Bernard Cohen is, on the surface, Nigeria Greene’s nemesis. In reality, however, the two teachers are working for the same goals. Mr. Cohen cares about the education of his students and is appalled by the quality of their earlier education. Although he wants his African American students to know their own history, he does not believe that this should be all they learn. He attempts to teach black culture in a larger context, improving the skills that his students will need in order to succeed in the world. Mr. Cohen’s sincerity is proven by his unwillingness to be transferred to another school even though he could earn more money there.

The Characters

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Benjie Johnson searches for love to fill the void left by his biological father, who abandoned him. He is angry, frustrated, distrusting, manipulative, and rebellious. He experiments with drugs because he believes that taking drugs will make him a man, especially in the eyes of his wayward friends. Childress suggests that without proper nurturing, Benjie and others in his predicament are on their way to becoming statistics.

Alice Childress’s use of multiple narrators in A Hero Ain’t Nothin’ but a Sandwich vivifies the trauma, uncertainty, and dangers experienced by a poor, young black male growing up in the ghetto, where, as Benjie says, “a chile can get snatch in the dark and get his behind parts messed up by some weirdo.” The myriad narrators help to illuminate Benjie’s real problem: insecurity. Each of the narrators sheds light on a young man who is in dire need of someone to give him a sense of self. He deliberately tries to alienate everyone who offers him help because he does not see himself as a drug addict but as an occasional drug user. Benjie’s perceptions of reality are countered by his mother, his teacher, his friend Jimmy Lee, his doctor, and his stepfather.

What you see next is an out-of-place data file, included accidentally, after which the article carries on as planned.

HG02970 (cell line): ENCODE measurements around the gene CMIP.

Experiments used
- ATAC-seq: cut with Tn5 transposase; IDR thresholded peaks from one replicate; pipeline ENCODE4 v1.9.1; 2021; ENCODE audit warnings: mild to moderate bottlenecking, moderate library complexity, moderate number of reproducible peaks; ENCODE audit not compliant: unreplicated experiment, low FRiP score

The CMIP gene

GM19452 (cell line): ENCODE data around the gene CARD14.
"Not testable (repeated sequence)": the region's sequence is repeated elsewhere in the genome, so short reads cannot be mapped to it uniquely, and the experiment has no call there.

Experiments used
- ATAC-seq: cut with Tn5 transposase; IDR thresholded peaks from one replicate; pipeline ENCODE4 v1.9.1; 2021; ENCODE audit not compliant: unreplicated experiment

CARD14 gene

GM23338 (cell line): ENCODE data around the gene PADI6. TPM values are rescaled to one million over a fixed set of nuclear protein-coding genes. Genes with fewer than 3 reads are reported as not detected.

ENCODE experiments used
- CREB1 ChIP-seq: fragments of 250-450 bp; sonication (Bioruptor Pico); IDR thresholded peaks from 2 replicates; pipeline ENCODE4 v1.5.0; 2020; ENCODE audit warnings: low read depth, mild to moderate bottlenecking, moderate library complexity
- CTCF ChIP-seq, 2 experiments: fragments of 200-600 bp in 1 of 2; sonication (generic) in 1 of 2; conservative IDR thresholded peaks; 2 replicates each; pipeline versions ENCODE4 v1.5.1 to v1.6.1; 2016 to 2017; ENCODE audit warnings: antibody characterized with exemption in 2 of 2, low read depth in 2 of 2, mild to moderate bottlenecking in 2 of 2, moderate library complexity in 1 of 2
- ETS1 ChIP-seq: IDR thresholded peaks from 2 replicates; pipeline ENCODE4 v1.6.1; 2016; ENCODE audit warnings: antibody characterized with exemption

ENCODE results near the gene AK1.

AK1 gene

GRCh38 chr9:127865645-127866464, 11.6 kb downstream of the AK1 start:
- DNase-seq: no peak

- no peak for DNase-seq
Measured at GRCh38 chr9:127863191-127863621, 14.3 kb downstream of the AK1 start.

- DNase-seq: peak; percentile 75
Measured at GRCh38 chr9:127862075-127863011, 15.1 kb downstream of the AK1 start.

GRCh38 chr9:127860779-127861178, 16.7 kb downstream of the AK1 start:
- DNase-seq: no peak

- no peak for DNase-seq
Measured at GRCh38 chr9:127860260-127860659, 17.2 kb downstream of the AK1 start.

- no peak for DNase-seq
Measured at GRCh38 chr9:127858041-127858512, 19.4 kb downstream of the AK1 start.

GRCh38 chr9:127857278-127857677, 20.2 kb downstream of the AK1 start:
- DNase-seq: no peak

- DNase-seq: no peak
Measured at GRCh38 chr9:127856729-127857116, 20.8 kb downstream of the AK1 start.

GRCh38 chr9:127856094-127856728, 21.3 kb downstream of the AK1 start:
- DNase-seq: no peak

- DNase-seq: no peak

Rose Johnson and her mother are presented as women who head the Johnson household but who are powerless to help Benjie. He sees his mother and grandmother as nervous women who make him nervous in turn. His inability to relate to them is exacerbated by their going to a conjure woman/fortune-teller to secure a potion meant to steer Benjie from drugs. With these two women, Childress suggests the ineffectuality of the efforts of women trying to teach boys how to be men in a society that strangles them. While these women love Benjie dearly and make sacrifices for him, he seems to need something more, something they cannot give him.

Childress clearly suggests that in many cases black men are better suited to nurture black boys. Benjie’s teacher Nigeria Greene, a Black Nationalist, tries to instill self-esteem in Benjie. He spends hours with Benjie, trying to shield him from the destructiveness of the streets. When Benjie comes to class in a daze and with needle marks in his arm, Nigeria turns him over to the principal and subsequently to the authorities for drug rehabilitation. He tells Benjie that it is “nation time,” a time for black people to save one another.

Benjie distances himself from his drug-free friends, especially Jimmy Lee. It is from Jimmy Lee that readers learn that Benjie started experimenting with heroin as a result of peer pressure. When Jimmy Lee tells Benjie to straighten up because heroin will kill him, Benjie merely dismisses Jimmy Lee as a would-be social worker.

Another character Childress uses to suggest that black men can and must take responsibility for other black men is Benjie’s doctor, who, in a fatherly manner, tries to give Benjie hope. He tells him to start over, noting that “the world ain’t perfect” but, nevertheless, “Hard as it is, life is still sweet.” It is these words of encouragement that Childress places strategically to anchor Benjie. The doctor is a significant character because he represents for Benjie the possibility of survival and success for black men.